Why this scholar's English translation of 'Kalacakra Tantra' is strategically important

With China laying claim on Buddhism, this is an attempt at reclaiming it back


This is a made in India original. The last major Buddhist text to be written in India—The Kalacakra—has remained locked, lost in translation. Till now.

Niraj Kumar—a scholar based in Delhi—has spent the past few years grappling to translate all the 1,047 verses of the Kalacakra Tantra into English. The Kalacakra Tantra: Translation, Annotation and Commentary is the first of its kind. “Several attempts were made by Western scholars in the early 19th century to translate the full text,’’ says Kumar. “This is yet to be achieved.”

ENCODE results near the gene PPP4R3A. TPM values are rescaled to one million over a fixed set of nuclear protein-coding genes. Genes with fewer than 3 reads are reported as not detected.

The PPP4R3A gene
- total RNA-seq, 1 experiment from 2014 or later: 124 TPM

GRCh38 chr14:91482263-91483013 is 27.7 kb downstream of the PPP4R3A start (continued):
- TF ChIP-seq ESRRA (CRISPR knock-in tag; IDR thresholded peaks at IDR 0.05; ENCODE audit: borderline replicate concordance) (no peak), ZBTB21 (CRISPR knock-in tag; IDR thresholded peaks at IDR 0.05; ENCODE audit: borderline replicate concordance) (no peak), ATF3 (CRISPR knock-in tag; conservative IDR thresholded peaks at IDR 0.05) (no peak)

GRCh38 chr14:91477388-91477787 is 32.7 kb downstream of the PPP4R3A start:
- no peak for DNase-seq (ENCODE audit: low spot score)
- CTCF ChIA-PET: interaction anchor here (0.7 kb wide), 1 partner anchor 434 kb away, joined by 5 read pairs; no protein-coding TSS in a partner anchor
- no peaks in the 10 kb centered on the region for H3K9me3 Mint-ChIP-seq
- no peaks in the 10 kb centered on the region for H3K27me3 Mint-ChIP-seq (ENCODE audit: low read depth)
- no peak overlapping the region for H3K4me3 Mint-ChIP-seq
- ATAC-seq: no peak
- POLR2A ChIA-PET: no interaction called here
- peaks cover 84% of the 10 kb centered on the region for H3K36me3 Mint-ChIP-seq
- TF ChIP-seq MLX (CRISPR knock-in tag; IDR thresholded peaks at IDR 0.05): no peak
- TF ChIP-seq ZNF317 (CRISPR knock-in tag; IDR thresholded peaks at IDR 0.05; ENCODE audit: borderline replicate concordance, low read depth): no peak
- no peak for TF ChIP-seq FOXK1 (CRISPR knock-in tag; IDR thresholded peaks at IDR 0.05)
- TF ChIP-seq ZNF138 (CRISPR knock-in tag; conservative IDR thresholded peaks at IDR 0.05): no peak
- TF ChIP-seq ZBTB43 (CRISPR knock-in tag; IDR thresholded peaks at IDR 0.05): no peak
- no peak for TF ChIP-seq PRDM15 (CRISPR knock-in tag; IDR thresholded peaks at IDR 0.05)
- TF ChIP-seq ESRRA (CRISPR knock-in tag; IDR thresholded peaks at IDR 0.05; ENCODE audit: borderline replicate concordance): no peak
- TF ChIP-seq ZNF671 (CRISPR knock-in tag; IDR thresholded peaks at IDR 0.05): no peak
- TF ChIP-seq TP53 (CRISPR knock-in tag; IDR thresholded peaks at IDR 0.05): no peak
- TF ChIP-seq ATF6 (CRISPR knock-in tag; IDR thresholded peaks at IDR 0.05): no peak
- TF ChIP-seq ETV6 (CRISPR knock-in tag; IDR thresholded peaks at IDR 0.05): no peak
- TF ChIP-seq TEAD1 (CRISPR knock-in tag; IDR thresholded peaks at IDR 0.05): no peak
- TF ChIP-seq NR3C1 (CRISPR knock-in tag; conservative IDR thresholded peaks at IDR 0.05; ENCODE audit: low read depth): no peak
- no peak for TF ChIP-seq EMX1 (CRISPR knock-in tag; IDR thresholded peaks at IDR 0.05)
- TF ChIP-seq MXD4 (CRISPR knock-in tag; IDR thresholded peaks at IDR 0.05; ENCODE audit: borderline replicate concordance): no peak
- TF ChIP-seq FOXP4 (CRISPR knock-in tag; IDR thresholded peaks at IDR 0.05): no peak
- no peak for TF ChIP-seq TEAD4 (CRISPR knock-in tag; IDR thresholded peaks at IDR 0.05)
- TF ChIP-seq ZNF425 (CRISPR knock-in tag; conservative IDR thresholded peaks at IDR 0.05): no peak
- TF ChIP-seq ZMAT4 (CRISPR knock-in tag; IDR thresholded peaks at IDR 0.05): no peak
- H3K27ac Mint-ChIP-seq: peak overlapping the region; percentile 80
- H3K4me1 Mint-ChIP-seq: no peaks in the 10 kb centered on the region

It is a massive enterprise. Kumar's first volume of this text—that is very much an amalgamation of complex mathematics, philosophy—makes Vikram Seth's The Suitable Boy look skinny. And this is only the first volume. The first Indian translation of Kalacakra was the Vimalaprabha, which was made in 11th century. It is this version of the text that Kumar has chosen for the translation. But it has not been easy. Like all tantra texts, it is not just a simple translation of text. “Tantra is a corpus of systemic knowledge,’’ says Kumar. There are other realms—complex mathematical formulas, algorithms, planetary philosophy, cosmology as well as astrology. For Kumar, the text was more than an academic exercise and it became not only an obsession—but also a calling. It was a path littered with mystical experiences.